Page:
As restaurants across the state are forced to shutter, Boston’s homeless continue to line up for breakfast and dinner at the South End’s Pine Street Inn. Executive chef Frank van Overbeeke serves roughly 350 men and 125 women each day. Pine Street also contracts with detox centers, criminal justice facilities, and other shelters to provide thousands of meals daily.
“If you’re hungry and homeless, if you got kicked out, get in line. We feed you,” says van Overbeeke, who got his start in fine dining at restaurants such as Salamander and Pomodoro. “We don’t have the option to close.”
But now those lines are different. Now, he says, “People are scared.”
Even before COVID-19, he says, guests could get rambunctious during meal time.
“When you’re homeless, one of the few things that’s a plus in your life is your meals, especially your hot meal at dinner. People get wound up if it’s not perfect, if it’s not what you wanted. It’s one of the few things you have ownership of,” he says.
But now there’s a fresh element of uncertainty. Guests queue to have their temperature taken before stepping inside. If potential illness is detected, they’re diverted to dedicated shelters run by Boston Health Care for the Homeless and the Boston Public Health Commission.
If not, they line up for foods such as manicotti, lasagna, meatballs, and Salisbury steak — dishes that require less prep, says van Overbeeke, necessitating fewer interactions among kitchen workers.
When guests come in, he says, they’re concerned about germs and sanitation.
“Our staff has always been very aware of sanitary practices, long before the pandemic. But now everyone is hyperaware, especially the guests: ‘Did that person touch his face?’ They’re vocal, and we assure them. It’s fear. It’s nervousness. They’re scared,” he says.
There’s also the fear of what will happen if they do have a temperature or other symptoms.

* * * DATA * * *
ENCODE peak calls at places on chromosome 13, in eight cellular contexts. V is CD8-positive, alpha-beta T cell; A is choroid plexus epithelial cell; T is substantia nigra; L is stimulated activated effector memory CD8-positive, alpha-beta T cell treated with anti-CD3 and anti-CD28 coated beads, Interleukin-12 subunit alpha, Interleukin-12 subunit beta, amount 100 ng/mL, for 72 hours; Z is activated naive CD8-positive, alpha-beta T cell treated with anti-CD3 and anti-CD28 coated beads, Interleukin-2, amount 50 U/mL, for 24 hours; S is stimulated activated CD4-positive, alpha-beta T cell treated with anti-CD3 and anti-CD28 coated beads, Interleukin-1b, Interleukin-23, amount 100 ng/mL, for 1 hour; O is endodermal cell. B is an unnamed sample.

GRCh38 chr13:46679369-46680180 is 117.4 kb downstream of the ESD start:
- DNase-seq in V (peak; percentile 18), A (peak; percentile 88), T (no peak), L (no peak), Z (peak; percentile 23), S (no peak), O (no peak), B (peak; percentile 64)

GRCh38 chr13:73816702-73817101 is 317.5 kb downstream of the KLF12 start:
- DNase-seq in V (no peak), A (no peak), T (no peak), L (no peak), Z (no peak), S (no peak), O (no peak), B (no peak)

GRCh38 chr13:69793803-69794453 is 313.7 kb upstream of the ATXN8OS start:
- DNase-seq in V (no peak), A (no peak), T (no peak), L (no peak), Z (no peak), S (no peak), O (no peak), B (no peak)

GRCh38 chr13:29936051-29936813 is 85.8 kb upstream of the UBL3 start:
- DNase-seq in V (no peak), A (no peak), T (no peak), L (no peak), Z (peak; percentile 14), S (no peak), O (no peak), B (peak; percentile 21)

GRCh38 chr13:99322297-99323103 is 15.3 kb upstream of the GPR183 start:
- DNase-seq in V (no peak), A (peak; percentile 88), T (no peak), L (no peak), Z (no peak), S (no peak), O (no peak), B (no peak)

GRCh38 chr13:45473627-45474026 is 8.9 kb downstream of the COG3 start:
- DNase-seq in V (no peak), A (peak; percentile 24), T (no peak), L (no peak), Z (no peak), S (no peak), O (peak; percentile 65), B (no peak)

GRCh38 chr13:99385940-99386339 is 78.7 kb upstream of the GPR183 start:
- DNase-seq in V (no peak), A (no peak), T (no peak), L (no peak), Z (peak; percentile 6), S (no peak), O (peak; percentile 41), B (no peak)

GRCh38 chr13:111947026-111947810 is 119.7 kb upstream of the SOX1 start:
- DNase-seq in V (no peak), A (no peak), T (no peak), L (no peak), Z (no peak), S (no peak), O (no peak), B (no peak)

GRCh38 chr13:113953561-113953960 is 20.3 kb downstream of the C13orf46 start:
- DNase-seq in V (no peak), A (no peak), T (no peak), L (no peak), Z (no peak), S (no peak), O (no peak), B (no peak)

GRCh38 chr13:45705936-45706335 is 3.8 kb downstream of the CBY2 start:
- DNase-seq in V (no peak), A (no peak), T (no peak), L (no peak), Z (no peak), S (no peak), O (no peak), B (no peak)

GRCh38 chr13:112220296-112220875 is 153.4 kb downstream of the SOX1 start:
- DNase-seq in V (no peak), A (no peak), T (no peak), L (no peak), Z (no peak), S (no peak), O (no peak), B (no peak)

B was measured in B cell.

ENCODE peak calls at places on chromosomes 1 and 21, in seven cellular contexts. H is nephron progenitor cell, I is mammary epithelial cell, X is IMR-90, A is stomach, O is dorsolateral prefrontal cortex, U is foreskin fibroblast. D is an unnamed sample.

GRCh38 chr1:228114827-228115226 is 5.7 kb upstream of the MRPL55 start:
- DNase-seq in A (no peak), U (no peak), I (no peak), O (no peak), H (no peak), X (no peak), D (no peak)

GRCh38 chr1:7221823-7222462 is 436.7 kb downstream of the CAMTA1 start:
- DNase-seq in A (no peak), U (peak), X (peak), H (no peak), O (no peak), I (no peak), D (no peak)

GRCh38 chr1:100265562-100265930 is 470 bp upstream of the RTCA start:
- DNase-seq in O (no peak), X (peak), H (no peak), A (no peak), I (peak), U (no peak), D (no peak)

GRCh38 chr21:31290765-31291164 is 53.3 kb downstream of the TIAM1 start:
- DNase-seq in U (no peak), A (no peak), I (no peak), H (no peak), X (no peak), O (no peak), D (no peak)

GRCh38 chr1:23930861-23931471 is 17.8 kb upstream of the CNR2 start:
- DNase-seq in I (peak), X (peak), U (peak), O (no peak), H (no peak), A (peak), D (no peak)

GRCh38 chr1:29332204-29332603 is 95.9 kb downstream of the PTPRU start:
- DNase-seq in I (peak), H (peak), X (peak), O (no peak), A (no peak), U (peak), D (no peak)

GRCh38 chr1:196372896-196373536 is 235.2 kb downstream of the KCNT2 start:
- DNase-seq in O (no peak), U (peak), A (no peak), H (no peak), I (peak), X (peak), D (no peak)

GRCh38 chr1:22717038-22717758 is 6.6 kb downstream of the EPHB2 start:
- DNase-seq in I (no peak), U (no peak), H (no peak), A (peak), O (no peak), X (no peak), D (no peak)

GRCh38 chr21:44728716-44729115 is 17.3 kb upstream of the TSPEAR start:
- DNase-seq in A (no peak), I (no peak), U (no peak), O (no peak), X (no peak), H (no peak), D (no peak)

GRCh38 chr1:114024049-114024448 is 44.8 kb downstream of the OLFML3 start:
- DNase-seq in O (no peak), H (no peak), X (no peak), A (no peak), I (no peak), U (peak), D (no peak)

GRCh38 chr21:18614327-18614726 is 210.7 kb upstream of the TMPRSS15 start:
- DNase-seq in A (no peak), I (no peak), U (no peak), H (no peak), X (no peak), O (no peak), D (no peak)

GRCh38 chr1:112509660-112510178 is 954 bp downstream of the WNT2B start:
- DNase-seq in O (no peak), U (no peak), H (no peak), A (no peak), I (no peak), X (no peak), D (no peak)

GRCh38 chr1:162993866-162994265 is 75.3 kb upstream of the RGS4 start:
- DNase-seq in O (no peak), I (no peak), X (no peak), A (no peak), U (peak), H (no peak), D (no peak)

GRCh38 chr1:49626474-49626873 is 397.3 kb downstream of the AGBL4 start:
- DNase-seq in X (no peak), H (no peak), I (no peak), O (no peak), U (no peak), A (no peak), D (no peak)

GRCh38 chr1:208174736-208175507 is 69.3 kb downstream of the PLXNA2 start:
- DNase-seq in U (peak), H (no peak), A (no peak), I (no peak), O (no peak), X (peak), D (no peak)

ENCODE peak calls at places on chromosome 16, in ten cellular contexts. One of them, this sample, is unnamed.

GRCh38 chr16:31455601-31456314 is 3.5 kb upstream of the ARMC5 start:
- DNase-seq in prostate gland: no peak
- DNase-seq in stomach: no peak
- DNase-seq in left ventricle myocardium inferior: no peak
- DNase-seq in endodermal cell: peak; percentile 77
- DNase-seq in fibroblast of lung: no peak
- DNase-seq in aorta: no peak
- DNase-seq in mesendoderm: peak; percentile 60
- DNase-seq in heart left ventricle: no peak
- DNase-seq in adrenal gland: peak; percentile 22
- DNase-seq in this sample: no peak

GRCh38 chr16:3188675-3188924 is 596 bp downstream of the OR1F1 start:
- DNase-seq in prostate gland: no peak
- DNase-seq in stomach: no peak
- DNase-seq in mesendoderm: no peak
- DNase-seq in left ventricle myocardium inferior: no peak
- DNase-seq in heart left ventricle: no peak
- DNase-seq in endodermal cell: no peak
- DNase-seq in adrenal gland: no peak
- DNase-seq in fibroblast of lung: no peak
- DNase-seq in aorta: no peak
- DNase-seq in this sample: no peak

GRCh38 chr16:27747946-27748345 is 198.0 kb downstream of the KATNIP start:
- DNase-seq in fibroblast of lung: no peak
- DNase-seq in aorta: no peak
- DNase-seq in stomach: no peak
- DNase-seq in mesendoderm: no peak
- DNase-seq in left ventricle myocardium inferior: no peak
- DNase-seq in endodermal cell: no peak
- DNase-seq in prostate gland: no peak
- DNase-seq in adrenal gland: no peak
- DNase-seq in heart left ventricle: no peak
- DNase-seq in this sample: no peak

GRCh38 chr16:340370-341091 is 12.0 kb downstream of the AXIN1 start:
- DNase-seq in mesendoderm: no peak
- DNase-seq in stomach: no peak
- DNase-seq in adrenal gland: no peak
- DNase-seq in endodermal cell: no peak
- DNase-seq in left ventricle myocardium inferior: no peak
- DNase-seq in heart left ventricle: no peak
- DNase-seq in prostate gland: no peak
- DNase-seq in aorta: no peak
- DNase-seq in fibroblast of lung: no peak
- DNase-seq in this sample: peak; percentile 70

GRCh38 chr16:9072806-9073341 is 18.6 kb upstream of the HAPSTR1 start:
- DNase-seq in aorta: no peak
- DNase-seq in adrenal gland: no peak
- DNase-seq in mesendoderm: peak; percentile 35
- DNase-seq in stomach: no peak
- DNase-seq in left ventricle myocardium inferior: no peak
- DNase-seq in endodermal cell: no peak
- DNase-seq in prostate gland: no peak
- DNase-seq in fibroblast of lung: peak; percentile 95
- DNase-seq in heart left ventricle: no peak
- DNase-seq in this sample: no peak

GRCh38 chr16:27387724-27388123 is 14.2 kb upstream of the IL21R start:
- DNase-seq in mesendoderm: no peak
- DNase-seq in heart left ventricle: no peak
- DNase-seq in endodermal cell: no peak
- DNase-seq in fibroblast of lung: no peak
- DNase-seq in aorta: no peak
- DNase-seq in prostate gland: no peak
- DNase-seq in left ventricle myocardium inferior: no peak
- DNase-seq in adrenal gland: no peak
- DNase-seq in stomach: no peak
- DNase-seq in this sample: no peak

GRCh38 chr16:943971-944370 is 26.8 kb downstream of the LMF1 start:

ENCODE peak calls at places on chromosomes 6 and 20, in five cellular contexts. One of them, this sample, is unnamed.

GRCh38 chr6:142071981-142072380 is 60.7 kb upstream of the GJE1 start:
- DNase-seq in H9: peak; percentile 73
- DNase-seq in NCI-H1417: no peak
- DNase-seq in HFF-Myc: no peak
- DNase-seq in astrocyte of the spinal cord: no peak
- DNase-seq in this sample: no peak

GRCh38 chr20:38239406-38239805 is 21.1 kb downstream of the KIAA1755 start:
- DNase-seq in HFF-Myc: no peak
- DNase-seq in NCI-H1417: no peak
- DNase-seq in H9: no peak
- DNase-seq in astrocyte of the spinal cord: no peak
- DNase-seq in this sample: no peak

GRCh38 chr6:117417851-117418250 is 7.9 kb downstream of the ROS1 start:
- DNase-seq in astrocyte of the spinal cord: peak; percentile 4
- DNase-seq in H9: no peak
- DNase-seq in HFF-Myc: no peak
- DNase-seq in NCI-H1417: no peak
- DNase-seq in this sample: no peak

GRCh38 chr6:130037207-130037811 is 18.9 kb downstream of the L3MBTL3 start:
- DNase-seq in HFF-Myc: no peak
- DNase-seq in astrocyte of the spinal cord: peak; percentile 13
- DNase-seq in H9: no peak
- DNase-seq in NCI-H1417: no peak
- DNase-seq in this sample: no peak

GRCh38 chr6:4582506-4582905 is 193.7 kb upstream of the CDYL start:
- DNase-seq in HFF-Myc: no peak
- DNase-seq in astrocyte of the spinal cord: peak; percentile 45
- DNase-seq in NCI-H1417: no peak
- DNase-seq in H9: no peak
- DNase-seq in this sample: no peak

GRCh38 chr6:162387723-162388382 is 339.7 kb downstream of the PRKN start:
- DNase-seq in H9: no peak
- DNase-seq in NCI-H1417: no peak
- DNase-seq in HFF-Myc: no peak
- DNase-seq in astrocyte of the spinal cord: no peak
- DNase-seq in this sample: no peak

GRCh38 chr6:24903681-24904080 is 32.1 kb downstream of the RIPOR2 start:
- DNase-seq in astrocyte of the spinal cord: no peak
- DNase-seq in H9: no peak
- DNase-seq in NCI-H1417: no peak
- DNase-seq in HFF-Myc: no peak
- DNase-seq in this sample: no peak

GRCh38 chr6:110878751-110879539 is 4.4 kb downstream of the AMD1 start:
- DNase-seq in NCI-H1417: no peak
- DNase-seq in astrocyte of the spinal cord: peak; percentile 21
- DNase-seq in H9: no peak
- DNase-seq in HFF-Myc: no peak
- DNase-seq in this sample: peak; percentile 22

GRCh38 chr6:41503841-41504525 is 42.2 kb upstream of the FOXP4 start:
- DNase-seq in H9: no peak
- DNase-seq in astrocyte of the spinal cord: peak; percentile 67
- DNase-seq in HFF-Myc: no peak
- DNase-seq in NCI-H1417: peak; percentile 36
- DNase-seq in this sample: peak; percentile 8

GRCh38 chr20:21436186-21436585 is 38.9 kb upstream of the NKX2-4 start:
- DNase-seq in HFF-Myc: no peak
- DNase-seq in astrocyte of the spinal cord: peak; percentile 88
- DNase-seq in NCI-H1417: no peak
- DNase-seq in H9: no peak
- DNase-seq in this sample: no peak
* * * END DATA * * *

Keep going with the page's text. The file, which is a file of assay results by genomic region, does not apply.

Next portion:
“They wonder, ‘What will happen to me?’ I completely understand it. The average person, well, you can stay home. It’s boring, but you have a home. If you’re living on the street, what do you do? The city has set up shelters specifically for [coronavirus], but it’s scarier and more stressful. And they’re fully aware that they’re more likely to be exposed, because it’s not easy to social distance in a shelter,” he says.
Pine Street has expanded breakfast and dinner service from one hour to two to lessen congestion during mealtimes. Behind the scenes, van Overbeeke and his sous chef no longer overlap, to minimize contact. Menus have been streamlined. Pine Street runs a paid training program for homeless guests in transition, living in halfway houses and detox facilities, where they learn cooking basics and safe-serving techniques. Now, many are afraid to work. Some are in quarantine. Other Pine Street staffers have stepped in to become servers.
Van Overbeeke — who himself had to quarantine for a week — works 10 hours per day.
“I’m happy I can continue to work and happy that what we do is important and valuable. That’s humbling. It makes you proud of the job we do at Pine. This is when we step up,” he says.
Pine Street is accepting donations for a COVID-19 emergency fund at www.pinestreetinn.org.